The situation was already a crisis: dangers abroad, a corrupt and weak administration within. The whole state looked ready to topple. And then a pandemic arose on top of it. It was a miracle the state endured.
Does this sound like America in 2020 with COVID-19? It is a description of the Roman Empire in the middle of the third century CE, and the pandemic then, the Plague of Cyprian, was devastating, killing untold thousands. The Plague of Cyprian is now thought to be related to the Ebola virus. Three hundred years later a pandemic of bubonic plague affected the Western world and most likely led to the death of a third to a half of the population, leading to the final end of any hope of centralized Roman authority and inaugurated the Middle Ages. Both of these pandemics can be reasonably understood as judgments of God against the Roman world, a part of the realization of what God prophesied in Revelation.
It would not end there; bubonic plague would afflict Europe for another three hundred years and then again in the famous Black Death of 1348-1349. In terms of sheer numbers, however, no pandemic compares with the H1N1 “Spanish flu” global pandemic of 1918-1920; 500 million were likely infected, and probably around 100 million died.
COVID-19 has caused great disruption for the world economy and grief for the many families who have lost loved ones or who continue to suffer complications from the infection. It is natural and expected for many Christians to wonder what is going on with the COVID-19 pandemic as it relates to their faith: how could God allow for such a thing to take place? Is this some kind of judgment from God? How do we practice the faith in the midst of a pandemic?
As we can tell, pandemics are not a new phenomenon; Christians have been called upon time and again to endure and persevere through waves of pandemic infections. All of the pandemics described above have taken place since Jesus was made Lord and Christ; they wrought profound devastation and loss on many societies and cultures, and for them it certainly felt like the end of the world. In many respects the pandemics did end their worlds.
To this end Christians should be wary about declaring any given pandemic to be a judgment of God against a particular group of people for a specific reason. It was predicted that many disasters would come and go, but it would not be the end (cf. Matthew 24:6-7), and so it has been over and over again. It is certainly possible that God renders judgment through a pandemic, but it would not be for us to understand exactly how and to what end without some kind of direct, specific revelation we have no right to expect between now and the day the Lord returns. We should not assume that COVID-19 will mean the end of the world; COVID-19 might, however, be part of the end of our particular world, the way in which we formerly used to live.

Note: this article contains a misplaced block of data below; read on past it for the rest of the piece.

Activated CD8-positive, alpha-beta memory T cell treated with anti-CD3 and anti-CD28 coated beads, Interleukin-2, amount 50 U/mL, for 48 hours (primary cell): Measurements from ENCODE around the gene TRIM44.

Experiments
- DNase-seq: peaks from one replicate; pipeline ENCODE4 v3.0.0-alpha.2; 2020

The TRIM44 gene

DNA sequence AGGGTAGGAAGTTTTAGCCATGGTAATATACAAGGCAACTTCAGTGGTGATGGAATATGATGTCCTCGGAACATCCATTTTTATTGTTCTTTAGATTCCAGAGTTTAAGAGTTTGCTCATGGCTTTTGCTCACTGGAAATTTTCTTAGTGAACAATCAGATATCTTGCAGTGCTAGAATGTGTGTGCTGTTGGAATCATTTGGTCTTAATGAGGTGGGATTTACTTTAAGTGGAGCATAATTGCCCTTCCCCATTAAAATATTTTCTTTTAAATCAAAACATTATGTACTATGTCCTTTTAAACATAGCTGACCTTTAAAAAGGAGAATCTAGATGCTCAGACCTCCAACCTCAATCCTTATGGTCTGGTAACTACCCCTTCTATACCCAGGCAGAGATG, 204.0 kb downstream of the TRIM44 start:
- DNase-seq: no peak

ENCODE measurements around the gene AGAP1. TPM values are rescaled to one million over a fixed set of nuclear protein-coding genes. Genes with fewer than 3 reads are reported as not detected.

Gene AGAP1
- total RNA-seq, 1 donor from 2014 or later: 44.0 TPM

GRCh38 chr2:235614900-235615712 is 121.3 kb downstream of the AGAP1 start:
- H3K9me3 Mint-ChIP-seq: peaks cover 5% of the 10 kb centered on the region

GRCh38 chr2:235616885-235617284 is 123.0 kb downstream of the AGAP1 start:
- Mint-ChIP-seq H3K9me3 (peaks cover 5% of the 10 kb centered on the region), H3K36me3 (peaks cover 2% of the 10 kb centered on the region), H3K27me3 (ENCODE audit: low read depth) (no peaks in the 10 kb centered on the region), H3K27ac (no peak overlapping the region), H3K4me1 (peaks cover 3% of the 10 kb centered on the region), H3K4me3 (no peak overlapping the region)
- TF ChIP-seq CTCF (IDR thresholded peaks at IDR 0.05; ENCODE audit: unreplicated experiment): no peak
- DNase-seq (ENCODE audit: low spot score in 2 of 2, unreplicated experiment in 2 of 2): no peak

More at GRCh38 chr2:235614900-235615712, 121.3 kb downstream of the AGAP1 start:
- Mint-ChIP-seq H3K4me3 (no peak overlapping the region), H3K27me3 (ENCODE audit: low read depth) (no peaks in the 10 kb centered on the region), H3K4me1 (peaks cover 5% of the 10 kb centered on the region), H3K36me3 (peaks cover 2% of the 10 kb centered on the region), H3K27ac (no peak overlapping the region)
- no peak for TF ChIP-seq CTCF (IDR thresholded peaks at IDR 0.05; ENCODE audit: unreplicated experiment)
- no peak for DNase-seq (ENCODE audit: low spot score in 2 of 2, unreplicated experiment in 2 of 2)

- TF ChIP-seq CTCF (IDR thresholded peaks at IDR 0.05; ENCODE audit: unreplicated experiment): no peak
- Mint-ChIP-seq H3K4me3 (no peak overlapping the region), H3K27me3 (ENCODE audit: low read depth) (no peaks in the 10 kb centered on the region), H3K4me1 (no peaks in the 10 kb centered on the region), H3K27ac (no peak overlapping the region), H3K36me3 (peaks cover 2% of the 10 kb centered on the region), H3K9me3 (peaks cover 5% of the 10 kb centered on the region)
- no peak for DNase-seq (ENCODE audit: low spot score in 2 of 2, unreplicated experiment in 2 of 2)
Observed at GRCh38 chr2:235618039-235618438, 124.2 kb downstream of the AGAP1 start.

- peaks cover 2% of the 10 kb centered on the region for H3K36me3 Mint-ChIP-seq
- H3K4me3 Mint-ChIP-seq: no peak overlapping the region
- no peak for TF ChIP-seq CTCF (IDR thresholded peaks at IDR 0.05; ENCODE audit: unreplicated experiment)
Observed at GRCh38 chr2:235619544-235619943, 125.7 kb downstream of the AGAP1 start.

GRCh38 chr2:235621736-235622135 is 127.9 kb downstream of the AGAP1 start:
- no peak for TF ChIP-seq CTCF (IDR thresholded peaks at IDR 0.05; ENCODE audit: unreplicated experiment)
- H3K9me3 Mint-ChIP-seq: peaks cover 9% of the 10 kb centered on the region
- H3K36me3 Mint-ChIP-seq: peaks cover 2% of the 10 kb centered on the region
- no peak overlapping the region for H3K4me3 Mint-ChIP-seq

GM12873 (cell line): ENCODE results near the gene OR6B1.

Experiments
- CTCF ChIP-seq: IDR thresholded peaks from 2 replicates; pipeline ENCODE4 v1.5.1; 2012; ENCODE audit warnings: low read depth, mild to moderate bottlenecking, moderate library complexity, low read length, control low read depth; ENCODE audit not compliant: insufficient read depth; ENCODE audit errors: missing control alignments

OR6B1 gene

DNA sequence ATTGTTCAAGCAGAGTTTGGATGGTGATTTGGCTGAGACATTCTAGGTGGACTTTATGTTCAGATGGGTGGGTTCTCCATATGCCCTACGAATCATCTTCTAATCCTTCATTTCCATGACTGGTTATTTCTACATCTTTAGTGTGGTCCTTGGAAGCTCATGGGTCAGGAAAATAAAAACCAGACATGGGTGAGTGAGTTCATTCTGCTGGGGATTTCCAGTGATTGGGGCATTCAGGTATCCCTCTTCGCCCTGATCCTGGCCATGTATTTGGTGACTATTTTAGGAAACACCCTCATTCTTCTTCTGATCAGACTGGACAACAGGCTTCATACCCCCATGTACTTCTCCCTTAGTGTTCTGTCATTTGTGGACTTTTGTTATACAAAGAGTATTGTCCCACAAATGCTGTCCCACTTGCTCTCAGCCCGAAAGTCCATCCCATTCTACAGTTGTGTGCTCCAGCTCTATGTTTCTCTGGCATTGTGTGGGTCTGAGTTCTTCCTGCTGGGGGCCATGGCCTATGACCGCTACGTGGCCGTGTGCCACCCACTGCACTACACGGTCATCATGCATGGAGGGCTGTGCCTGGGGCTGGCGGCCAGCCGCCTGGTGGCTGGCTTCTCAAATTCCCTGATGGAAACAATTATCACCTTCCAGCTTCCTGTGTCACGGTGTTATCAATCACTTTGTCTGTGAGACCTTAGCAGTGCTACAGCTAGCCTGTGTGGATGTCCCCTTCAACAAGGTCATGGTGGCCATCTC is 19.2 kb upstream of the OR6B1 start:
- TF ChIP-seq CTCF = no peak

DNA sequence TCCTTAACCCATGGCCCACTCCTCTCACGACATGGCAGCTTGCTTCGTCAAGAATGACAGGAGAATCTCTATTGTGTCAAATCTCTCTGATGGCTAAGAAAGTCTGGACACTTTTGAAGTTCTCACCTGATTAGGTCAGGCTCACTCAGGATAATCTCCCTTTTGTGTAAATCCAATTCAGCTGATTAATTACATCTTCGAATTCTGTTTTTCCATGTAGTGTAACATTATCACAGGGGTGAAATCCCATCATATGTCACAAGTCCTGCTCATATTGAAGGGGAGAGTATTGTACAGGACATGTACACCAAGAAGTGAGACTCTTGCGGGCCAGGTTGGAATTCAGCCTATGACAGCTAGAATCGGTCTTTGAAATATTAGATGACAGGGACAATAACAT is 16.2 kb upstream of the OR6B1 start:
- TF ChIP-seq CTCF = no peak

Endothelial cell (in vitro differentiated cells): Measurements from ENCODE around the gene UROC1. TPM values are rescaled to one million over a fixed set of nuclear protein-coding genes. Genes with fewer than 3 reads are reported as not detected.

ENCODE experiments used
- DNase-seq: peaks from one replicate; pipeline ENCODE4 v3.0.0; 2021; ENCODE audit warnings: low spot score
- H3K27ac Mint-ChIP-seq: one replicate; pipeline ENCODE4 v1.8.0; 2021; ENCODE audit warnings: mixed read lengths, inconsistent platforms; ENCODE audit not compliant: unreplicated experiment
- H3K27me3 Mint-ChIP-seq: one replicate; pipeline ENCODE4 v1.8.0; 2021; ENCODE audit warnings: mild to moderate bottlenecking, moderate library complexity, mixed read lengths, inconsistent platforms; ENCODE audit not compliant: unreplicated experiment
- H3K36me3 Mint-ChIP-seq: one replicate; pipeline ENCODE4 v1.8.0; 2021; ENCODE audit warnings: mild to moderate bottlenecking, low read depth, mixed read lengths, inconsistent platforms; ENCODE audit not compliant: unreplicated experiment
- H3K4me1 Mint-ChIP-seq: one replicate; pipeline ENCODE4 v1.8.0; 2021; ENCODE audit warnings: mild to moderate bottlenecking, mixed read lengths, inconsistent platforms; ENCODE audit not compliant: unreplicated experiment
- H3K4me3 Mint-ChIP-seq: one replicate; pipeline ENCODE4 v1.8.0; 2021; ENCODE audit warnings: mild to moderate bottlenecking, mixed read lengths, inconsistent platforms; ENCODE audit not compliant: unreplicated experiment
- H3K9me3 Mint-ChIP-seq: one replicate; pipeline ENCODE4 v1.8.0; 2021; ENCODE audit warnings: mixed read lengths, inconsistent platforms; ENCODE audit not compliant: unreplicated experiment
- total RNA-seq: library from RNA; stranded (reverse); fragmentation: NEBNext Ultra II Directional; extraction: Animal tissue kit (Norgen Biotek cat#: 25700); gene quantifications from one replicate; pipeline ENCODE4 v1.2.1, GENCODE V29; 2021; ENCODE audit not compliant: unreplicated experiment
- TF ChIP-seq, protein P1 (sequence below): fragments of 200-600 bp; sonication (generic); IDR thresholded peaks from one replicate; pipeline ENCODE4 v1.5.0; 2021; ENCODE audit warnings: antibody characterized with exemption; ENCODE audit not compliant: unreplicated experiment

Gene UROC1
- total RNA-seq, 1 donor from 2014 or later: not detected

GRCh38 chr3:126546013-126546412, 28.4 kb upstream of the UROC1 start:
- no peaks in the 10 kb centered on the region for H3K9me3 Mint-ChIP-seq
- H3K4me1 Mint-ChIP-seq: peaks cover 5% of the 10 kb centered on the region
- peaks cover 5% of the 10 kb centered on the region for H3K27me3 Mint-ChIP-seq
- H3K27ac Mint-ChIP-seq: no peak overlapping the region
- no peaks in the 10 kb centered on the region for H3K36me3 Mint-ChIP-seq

Nevertheless, pandemics, like many other kinds of traumatic experiences, can be “apocalypses,” a revelation or unveiling of the hearts and minds of many. In previous pandemics many hearkened back to God and displayed love toward their fellow man; many others turned away and the ugliness of their hearts and minds were revealed. And so it has been with COVID-19: we have seen the best of humanity and the worst of humanity, both in the world at large and closer to home with family, friends, and associates.
Christians, therefore, have often lived through and endured pandemics. Some have experienced crises of faith because of pandemics; others have come to faith or modeled the faith well in the midst of pandemics. The “Plague of Cyprian” is so named because Cyprian, an early Christian, wrote about it, and testified to how Christians risked their lives to minister and serve those who were ill when many others had long fled the cities and towns of the Roman Empire. Martin Luther lived through a bout of plague; he commended those who served in risky situations, but also recognized the value of displaying love by not rashly exposing people to illness (Whether One May Flee From a Deadly Plague).
Christians do well to look to what God has made known in Jesus for comfort and strength in the days of the COVID-19 pandemic (Romans 15:4). Christians understand the importance of spending time together encouraging one another in the faith (Hebrews 10:25); the pandemic should be ample reason for Christians to consider one another and check in with one another frequently (Romans 12:9-10, 13). If assemblies can be held in such a way as to meet civil standards and maintain appropriate social distance, well and good; if the only way to do so is to meet virtually, we do well to remember that the assembly was made for man, not man for the assembly, and to do the best we can in the sight of and reverence for God (cf. Mark 2:23-28). We ought to pray for God to strengthen, sustain, and heal many; our hope and confidence is in Jesus’ lordship and resurrection, and this is an excellent time to bear witness to the great hope we share in Jesus. Others are grasping for such hope and confidence, and they ought to find in us effective models of Christian faith and charity.
We hope and pray an effective vaccine for COVID-19 will be developed and distributed widely so to bring an end to this pandemic. We hope to be able to resume some semblance of “normal life” in the near future. Yet we should not quickly forget the lessons of COVID-19. We have seen the way people are, and we should not soon forget it. We should remember that everything we take for granted as “normal” can be entirely upset very quickly and all the technology we have developed may not be able to save us. In all things we ought to grow in our faith in God in Christ so we might obtain eternal life in the resurrection in Him!
Ethan R. Longhenry